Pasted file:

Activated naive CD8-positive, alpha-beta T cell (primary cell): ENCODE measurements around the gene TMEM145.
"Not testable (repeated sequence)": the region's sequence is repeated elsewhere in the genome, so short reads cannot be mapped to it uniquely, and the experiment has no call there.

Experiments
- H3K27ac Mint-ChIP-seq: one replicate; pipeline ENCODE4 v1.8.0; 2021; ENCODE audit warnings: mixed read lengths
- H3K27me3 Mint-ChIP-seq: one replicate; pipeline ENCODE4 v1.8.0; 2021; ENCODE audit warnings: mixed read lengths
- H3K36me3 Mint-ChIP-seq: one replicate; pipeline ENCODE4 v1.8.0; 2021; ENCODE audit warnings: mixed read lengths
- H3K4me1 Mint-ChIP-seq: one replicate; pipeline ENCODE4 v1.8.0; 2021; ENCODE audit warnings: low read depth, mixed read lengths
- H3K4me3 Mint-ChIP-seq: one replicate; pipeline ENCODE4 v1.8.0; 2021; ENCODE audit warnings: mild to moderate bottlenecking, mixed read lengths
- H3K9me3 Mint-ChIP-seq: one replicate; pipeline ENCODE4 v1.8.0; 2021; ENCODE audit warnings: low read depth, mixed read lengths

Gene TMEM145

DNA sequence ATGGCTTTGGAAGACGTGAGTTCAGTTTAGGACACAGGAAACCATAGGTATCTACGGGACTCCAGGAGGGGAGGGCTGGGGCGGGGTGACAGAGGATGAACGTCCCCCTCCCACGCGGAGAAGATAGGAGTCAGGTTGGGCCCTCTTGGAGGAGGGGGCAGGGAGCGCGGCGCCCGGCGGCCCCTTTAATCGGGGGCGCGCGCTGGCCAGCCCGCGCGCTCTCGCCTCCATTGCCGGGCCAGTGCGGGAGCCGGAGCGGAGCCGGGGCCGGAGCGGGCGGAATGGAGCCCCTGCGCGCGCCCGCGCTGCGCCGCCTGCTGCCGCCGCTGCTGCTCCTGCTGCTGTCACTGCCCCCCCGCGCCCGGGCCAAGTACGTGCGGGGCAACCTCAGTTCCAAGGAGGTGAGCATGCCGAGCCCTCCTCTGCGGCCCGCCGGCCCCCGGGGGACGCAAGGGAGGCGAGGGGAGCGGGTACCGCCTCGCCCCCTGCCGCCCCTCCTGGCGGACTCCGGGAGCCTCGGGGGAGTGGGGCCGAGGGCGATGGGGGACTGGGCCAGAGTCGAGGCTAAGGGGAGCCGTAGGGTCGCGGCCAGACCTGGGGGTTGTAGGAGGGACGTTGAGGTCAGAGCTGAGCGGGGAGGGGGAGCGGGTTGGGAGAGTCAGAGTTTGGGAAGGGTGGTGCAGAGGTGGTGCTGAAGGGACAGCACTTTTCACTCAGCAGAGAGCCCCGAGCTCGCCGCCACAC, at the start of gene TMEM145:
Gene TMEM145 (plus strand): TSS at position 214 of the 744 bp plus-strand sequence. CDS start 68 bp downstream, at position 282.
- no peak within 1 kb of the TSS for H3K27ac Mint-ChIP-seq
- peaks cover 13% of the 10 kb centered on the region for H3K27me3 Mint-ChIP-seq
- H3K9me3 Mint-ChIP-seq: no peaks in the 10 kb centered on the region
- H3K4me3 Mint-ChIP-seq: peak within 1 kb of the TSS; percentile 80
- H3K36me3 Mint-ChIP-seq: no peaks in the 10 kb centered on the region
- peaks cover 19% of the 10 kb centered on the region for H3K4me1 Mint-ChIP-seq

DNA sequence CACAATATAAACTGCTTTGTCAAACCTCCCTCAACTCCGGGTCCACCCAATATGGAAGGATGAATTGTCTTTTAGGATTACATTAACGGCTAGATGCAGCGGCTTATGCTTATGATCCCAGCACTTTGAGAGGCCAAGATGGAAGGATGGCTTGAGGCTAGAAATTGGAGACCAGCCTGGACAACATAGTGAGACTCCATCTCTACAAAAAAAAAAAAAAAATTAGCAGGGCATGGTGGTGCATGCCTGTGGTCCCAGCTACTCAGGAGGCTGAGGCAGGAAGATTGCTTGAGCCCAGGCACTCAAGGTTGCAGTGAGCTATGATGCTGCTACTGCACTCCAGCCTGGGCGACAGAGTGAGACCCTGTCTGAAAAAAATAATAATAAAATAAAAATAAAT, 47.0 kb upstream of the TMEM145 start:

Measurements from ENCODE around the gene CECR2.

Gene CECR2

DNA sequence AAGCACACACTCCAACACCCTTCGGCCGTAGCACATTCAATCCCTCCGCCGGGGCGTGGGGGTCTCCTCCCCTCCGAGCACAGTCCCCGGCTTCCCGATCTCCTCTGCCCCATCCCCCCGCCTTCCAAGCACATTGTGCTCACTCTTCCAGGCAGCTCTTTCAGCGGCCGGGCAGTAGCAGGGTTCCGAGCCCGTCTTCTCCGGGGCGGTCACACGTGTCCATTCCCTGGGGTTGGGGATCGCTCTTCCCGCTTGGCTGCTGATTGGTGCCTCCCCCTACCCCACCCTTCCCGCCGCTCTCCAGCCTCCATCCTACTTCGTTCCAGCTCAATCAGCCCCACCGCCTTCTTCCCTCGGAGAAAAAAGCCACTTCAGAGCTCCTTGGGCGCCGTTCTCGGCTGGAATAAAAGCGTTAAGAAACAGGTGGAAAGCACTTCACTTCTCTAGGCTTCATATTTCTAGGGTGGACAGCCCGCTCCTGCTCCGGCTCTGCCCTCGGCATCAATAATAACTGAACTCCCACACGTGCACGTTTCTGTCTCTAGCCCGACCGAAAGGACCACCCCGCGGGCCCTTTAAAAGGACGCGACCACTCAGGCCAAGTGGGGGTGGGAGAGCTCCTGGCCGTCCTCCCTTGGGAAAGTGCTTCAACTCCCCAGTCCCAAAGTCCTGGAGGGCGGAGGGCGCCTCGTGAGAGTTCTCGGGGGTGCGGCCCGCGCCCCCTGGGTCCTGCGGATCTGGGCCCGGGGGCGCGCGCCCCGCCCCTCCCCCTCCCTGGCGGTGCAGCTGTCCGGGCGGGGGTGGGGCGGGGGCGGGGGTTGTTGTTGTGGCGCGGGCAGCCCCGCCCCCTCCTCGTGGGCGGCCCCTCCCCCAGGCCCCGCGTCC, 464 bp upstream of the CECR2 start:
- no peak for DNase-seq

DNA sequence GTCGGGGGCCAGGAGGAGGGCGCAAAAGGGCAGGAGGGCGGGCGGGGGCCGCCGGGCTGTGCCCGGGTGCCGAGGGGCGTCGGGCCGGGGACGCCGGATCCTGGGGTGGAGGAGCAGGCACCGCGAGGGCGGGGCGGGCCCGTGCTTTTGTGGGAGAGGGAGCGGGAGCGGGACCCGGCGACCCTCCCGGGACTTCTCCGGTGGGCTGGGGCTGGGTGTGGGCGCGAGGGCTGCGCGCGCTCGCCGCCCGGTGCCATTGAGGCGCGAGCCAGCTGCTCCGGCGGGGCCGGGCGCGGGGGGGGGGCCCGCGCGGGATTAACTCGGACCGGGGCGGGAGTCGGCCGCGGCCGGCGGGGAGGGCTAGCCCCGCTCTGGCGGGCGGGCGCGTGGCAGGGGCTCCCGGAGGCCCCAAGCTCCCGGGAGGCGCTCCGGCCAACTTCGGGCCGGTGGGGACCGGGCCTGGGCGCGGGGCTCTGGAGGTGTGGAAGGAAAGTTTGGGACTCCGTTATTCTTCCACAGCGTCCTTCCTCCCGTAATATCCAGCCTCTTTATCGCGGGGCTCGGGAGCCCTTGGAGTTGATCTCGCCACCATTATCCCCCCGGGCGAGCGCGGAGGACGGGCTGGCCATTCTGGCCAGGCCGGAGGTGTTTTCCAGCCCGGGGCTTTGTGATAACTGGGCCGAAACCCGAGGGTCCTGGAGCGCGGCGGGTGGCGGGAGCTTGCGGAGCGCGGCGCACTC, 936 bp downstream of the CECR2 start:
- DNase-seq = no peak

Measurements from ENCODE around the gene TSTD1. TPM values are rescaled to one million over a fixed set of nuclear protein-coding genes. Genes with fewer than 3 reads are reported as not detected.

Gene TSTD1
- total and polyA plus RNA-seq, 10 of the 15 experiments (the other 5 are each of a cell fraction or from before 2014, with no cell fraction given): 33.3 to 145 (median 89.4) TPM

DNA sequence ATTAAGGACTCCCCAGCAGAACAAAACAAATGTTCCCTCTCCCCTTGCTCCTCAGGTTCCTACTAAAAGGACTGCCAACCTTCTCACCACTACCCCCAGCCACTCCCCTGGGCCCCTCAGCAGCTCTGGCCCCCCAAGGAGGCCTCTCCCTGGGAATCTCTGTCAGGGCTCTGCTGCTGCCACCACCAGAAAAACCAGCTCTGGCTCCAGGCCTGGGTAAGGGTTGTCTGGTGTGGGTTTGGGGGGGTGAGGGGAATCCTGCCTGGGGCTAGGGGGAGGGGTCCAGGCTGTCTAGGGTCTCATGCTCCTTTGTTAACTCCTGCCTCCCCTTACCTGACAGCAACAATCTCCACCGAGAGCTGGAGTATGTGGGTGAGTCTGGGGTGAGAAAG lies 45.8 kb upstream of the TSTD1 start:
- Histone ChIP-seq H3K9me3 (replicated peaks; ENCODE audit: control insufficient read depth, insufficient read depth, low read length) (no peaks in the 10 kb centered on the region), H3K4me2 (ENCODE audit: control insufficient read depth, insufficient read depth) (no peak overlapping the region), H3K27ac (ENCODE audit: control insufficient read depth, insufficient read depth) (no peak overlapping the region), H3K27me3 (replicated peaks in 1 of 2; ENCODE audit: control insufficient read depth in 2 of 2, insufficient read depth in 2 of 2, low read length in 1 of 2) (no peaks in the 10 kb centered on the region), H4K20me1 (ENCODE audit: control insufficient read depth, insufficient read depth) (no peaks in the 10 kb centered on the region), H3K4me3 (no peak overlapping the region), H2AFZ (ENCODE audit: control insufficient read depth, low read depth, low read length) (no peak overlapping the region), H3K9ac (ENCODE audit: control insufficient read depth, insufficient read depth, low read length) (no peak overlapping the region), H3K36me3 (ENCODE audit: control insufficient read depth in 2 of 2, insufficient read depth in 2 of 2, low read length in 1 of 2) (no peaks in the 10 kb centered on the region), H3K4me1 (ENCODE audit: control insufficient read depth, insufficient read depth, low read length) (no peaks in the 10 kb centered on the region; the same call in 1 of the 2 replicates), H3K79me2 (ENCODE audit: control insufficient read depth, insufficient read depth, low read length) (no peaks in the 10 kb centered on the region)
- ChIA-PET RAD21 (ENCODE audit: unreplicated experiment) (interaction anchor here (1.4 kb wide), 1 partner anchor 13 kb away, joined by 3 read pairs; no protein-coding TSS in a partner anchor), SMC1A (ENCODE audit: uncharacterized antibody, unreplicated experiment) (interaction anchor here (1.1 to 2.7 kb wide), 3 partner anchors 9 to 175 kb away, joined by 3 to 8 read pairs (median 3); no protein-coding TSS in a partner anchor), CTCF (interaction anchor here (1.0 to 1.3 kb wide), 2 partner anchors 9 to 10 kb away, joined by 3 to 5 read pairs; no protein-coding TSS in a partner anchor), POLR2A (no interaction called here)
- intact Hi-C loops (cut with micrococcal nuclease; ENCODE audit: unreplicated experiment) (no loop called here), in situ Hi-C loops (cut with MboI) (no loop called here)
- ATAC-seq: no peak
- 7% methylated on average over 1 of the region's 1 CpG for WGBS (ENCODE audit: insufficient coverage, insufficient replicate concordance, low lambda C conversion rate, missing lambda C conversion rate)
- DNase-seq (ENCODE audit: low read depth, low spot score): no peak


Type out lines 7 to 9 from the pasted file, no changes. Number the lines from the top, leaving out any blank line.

- H3K4me1 Mint-ChIP-seq: one replicate; pipeline ENCODE4 v1.8.0; 2021; ENCODE audit warnings: low read depth, mixed read lengths
- H3K4me3 Mint-ChIP-seq: one replicate; pipeline ENCODE4 v1.8.0; 2021; ENCODE audit warnings: mild to moderate bottlenecking, mixed read lengths
- H3K9me3 Mint-ChIP-seq: one replicate; pipeline ENCODE4 v1.8.0; 2021; ENCODE audit warnings: low read depth, mixed read lengths